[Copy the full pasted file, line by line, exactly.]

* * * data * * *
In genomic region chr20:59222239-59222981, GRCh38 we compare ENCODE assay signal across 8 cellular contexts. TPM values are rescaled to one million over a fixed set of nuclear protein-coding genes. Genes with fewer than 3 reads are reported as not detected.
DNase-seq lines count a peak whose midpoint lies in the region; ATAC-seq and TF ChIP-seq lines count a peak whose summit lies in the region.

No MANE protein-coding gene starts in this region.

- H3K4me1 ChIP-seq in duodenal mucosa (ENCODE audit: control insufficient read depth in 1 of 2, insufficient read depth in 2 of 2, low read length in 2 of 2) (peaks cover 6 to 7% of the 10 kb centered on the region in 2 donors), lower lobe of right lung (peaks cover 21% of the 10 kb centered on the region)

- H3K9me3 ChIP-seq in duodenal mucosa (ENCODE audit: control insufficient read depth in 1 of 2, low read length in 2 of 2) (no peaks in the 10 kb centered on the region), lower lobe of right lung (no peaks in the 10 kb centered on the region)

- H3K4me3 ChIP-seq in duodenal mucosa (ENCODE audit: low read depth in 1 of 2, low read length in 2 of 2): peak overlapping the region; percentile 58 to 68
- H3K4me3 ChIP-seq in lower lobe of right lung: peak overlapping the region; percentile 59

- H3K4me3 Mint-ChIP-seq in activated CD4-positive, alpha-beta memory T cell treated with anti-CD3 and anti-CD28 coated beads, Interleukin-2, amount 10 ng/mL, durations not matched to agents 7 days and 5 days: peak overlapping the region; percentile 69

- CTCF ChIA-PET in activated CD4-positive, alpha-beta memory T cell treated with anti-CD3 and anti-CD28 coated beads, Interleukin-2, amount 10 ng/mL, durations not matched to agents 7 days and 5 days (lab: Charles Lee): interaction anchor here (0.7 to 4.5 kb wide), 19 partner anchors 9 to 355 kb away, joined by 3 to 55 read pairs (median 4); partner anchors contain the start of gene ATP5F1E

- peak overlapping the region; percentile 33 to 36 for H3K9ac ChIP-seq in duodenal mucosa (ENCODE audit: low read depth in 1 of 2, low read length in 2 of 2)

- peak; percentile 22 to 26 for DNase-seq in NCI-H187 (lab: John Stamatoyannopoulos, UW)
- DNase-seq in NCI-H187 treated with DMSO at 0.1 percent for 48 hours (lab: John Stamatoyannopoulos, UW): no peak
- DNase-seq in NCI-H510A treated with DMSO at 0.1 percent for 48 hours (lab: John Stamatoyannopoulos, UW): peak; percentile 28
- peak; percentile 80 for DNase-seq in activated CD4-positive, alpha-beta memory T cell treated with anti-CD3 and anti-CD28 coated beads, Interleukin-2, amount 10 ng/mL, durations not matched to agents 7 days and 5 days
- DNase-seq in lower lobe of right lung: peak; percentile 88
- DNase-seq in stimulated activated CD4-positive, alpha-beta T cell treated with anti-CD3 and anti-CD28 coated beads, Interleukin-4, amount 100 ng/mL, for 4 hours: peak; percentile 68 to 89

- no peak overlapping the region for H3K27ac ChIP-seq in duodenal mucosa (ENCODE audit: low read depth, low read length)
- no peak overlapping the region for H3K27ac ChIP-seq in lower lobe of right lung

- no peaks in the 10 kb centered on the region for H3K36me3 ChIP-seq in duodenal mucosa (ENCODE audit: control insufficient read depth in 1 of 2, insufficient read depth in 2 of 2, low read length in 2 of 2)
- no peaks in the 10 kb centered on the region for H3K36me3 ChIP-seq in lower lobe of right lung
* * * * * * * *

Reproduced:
In genomic region chr20:59222239-59222981, GRCh38 we compare ENCODE assay signal across 8 cellular contexts. TPM values are rescaled to one million over a fixed set of nuclear protein-coding genes. Genes with fewer than 3 reads are reported as not detected.
DNase-seq lines count a peak whose midpoint lies in the region; ATAC-seq and TF ChIP-seq lines count a peak whose summit lies in the region.

No MANE protein-coding gene starts in this region.

- H3K4me1 ChIP-seq in duodenal mucosa (ENCODE audit: control insufficient read depth in 1 of 2, insufficient read depth in 2 of 2, low read length in 2 of 2) (peaks cover 6 to 7% of the 10 kb centered on the region in 2 donors), lower lobe of right lung (peaks cover 21% of the 10 kb centered on the region)

- H3K9me3 ChIP-seq in duodenal mucosa (ENCODE audit: control insufficient read depth in 1 of 2, low read length in 2 of 2) (no peaks in the 10 kb centered on the region), lower lobe of right lung (no peaks in the 10 kb centered on the region)

- H3K4me3 ChIP-seq in duodenal mucosa (ENCODE audit: low read depth in 1 of 2, low read length in 2 of 2): peak overlapping the region; percentile 58 to 68
- H3K4me3 ChIP-seq in lower lobe of right lung: peak overlapping the region; percentile 59

- H3K4me3 Mint-ChIP-seq in activated CD4-positive, alpha-beta memory T cell treated with anti-CD3 and anti-CD28 coated beads, Interleukin-2, amount 10 ng/mL, durations not matched to agents 7 days and 5 days: peak overlapping the region; percentile 69

- CTCF ChIA-PET in activated CD4-positive, alpha-beta memory T cell treated with anti-CD3 and anti-CD28 coated beads, Interleukin-2, amount 10 ng/mL, durations not matched to agents 7 days and 5 days (lab: Charles Lee): interaction anchor here (0.7 to 4.5 kb wide), 19 partner anchors 9 to 355 kb away, joined by 3 to 55 read pairs (median 4); partner anchors contain the start of gene ATP5F1E

- peak overlapping the region; percentile 33 to 36 for H3K9ac ChIP-seq in duodenal mucosa (ENCODE audit: low read depth in 1 of 2, low read length in 2 of 2)

- peak; percentile 22 to 26 for DNase-seq in NCI-H187 (lab: John Stamatoyannopoulos, UW)
- DNase-seq in NCI-H187 treated with DMSO at 0.1 percent for 48 hours (lab: John Stamatoyannopoulos, UW): no peak
- DNase-seq in NCI-H510A treated with DMSO at 0.1 percent for 48 hours (lab: John Stamatoyannopoulos, UW): peak; percentile 28
- peak; percentile 80 for DNase-seq in activated CD4-positive, alpha-beta memory T cell treated with anti-CD3 and anti-CD28 coated beads, Interleukin-2, amount 10 ng/mL, durations not matched to agents 7 days and 5 days
- DNase-seq in lower lobe of right lung: peak; percentile 88
- DNase-seq in stimulated activated CD4-positive, alpha-beta T cell treated with anti-CD3 and anti-CD28 coated beads, Interleukin-4, amount 100 ng/mL, for 4 hours: peak; percentile 68 to 89

- no peak overlapping the region for H3K27ac ChIP-seq in duodenal mucosa (ENCODE audit: low read depth, low read length)
- no peak overlapping the region for H3K27ac ChIP-seq in lower lobe of right lung

- no peaks in the 10 kb centered on the region for H3K36me3 ChIP-seq in duodenal mucosa (ENCODE audit: control insufficient read depth in 1 of 2, insufficient read depth in 2 of 2, low read length in 2 of 2)
- no peaks in the 10 kb centered on the region for H3K36me3 ChIP-seq in lower lobe of right lung